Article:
The Big Mac Blog

Running the Las Vegas Strip

A view running from the south end of the Las Vegas Strip north towards the Freemont Street Experience.
A view running from the south end of the Las Vegas Strip north towards the Freemont Street Experience. Star-Telegram

One last thing from a recent trip to Vegas …

Not sure why this was a good idea, but when visiting Sin City running should be at the bottom of the list. Or running should not be on the list at all.

There are few avenues in America that create such an instant image; Chicago’s Michigan Avenue; New York’s Broadway; Austin’s Sixth Street; Rodeo Drive in Los Angeles. Like those streets, the Vegas Strip does not make for an ideal running spot.

There are better and more scenic routes, but running the Strip is just something you can merely say you did.

The pull to run The Strip in Las Vegas is merely the rarity of it all. Tis seemingly everywhere now in America, but there is no place like The Strip.

Running it also is one of those things that seemed like a good idea at the time. If this is a bucket list, take the following advice: Run early in the morning, or don’t do it at all.

Begin your run no later than 8 a.m., and be prepared for the stench of urine and weed. On the flip side, there are plenty of potential spots to use the bathroom, and play blackjack, too. The run covers the gamut, from the rich to the poor, to wedding chapels, to the Dolce & Gabbana, to the 3 t-shirts-for-$10 dollar stores.

At 8 a.m., most tourists are still sleeping off their hangovers, and are not among the living. That allows for a Strip that will be about as desolate as it can be expected. Those about this early are either: a.) Stupid, b.) Runners c.) Walk of Shamers d.) Homeless e.) Zombies. f.) Degenerate gamblers.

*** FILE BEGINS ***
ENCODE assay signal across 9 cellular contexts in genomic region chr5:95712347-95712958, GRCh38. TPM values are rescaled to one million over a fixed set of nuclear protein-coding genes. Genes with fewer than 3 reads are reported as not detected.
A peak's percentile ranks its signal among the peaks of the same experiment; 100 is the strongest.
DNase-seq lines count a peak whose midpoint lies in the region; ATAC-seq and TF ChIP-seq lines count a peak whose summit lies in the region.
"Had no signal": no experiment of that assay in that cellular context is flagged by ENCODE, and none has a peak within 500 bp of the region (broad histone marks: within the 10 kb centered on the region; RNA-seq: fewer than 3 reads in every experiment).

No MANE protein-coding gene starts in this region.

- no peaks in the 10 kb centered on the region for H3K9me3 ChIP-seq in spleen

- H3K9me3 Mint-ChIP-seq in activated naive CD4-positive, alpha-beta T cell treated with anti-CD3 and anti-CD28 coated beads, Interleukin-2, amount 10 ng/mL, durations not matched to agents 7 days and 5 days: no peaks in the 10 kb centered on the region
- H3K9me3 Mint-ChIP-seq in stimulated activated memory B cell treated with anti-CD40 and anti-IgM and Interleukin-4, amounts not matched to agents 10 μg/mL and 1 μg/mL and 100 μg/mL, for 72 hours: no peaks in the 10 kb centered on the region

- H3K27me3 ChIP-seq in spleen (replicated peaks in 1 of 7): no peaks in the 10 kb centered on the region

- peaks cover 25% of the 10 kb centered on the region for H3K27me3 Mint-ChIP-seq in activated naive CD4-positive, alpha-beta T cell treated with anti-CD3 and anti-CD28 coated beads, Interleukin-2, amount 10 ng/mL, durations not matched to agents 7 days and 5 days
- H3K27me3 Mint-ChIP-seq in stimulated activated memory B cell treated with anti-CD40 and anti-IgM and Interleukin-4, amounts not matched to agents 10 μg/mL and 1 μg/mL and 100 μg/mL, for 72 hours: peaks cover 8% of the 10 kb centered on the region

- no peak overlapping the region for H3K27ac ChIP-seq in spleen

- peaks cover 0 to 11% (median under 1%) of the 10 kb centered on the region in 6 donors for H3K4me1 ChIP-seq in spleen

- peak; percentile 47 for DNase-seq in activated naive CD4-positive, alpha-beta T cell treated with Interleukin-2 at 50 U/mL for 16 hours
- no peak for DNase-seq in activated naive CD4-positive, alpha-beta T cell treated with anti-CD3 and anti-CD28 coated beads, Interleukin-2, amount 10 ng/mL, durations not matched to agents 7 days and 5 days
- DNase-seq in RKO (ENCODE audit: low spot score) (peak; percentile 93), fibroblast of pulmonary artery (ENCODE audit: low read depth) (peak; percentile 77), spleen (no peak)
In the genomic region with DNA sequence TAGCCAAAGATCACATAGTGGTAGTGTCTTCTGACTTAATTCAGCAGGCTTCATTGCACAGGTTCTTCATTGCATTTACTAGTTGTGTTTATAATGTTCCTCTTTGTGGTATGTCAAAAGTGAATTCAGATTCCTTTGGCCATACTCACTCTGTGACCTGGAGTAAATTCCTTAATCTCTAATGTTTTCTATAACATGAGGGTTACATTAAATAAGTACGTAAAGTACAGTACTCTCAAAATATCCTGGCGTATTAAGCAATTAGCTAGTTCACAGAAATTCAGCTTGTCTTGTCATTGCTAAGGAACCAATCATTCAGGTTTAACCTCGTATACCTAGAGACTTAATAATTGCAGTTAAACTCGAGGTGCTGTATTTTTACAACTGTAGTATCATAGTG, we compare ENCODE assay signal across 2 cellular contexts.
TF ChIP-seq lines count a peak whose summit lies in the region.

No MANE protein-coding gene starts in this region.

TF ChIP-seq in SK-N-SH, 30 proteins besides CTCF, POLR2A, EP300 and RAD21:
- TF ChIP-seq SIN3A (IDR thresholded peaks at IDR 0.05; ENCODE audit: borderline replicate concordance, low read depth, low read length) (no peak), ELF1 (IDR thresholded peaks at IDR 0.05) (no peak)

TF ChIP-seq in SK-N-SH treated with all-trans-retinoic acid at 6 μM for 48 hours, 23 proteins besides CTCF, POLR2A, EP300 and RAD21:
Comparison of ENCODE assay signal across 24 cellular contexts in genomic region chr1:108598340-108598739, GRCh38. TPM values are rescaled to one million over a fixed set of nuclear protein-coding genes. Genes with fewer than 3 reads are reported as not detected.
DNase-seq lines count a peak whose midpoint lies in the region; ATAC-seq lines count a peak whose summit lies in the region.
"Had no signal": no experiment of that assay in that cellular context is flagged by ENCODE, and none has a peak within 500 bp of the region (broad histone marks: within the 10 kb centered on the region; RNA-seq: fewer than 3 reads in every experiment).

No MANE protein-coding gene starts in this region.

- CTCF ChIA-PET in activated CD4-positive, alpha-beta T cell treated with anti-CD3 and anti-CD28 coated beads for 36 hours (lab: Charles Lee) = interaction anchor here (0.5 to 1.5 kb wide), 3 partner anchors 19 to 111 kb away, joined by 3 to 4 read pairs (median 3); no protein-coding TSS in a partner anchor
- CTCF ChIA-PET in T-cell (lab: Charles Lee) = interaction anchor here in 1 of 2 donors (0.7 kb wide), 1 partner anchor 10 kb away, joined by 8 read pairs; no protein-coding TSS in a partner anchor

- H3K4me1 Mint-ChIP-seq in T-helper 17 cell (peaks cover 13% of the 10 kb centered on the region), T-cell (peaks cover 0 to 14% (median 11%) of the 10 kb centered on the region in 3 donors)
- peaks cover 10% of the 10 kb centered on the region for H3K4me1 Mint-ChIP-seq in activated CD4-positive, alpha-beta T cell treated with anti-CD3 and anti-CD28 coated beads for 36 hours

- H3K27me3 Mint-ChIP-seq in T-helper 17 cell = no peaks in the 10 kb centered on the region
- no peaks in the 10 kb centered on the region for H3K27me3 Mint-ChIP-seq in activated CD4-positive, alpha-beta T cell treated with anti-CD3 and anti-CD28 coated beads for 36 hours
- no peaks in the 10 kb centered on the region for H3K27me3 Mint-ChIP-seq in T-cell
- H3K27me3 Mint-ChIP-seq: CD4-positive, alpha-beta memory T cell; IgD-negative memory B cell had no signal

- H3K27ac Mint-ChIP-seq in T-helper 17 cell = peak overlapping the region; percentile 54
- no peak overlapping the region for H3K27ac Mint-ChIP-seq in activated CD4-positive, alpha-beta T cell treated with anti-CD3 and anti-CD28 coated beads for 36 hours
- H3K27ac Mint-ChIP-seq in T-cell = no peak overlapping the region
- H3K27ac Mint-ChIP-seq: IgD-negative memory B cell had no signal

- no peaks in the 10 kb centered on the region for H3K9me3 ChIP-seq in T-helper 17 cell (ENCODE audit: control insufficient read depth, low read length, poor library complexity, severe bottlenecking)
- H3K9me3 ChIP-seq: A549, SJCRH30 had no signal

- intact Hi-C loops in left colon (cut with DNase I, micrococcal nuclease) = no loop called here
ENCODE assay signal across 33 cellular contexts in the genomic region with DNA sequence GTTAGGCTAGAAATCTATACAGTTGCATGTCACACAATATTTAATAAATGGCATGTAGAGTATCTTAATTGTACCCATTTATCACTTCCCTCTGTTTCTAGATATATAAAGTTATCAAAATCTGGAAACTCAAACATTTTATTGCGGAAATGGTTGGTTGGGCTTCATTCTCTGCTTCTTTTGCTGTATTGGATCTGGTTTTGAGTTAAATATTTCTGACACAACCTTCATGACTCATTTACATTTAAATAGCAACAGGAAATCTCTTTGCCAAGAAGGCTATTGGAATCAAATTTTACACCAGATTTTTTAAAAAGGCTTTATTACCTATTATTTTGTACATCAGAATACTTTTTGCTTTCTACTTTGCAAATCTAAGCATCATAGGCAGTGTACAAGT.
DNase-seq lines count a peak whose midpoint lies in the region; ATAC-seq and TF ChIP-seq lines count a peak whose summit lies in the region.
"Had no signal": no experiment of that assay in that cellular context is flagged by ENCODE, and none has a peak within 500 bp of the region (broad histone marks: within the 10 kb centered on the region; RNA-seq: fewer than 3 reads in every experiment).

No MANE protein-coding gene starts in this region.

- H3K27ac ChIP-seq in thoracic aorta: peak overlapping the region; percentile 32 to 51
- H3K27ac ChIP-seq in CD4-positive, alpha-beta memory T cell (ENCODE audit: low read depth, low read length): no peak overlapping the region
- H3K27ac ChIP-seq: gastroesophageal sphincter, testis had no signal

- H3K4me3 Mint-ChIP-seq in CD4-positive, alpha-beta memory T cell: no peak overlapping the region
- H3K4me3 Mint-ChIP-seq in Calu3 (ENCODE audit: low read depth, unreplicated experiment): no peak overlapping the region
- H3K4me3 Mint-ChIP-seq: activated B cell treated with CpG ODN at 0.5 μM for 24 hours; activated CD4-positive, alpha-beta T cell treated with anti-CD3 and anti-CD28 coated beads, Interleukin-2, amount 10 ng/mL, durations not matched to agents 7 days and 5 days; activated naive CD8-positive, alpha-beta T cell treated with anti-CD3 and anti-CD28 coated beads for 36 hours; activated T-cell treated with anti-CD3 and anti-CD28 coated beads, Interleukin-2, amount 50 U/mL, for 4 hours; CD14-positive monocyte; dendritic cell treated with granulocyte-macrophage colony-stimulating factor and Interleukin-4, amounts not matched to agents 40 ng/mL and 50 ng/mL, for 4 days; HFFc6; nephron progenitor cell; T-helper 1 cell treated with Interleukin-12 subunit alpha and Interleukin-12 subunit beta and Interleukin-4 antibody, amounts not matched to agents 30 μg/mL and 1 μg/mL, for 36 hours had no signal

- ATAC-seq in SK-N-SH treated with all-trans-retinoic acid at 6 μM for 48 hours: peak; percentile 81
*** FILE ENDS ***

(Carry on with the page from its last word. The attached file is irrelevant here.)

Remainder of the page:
Think of it as an obstacle course.

For some stupid reason, I thought this was a good idea. From end to end – the south end of the strip up north to Fremont Street Experience in downtown Vegas – the run is a little more than 5 miles.

My hotel was at the south end – New York New York. The sidewalks and pedestrian pathways are wide, and early in the morning there is no problem navigating the relatively low number of people walking around that morning. The run is desert flat, and only a few times do you need to stop at lights; city planners have the strip loaded with enough pedestrian cross walks that the only real trouble for conventional runners are not the lights but going up and down stairs.

Be sure to be on the west side of the street to pass the Bellagio and its famous fountains. The same for Treasure Island. The Strip in the morning can be an interesting time to people watch, and see this vibrant area somewhat quieter.

Once you run by the high end hotels, and pass Treasure Island and The Wynn, Las Vegas Blvd. morphs into a series of famous-wedding places, liquor stores, the run grows boring – and slightly sad and depressing. These are the parts Vegas the Chamber of Commerce would you rather not see. The gaps between the hotels such as Circus Circus and the Stratosphere make for a regular run in a blah area.

The run ends on Fremont Street Experience – the cheaper, old-school Vegas that continues to try to make a comeback with a mall area that runs north to south. This is an area, with its less expensive real estate, that is rebounding but for a runner there isn’t that much to see here. It’s the picture of cheap crap America.

In all the run is about 5.5 miles, give or take. You can run back the way you came, or do as I did – call a cab. And then tell everyone you ran The Strip.

Mac Engel, 817-390-7760

Twitter: @macengelprof

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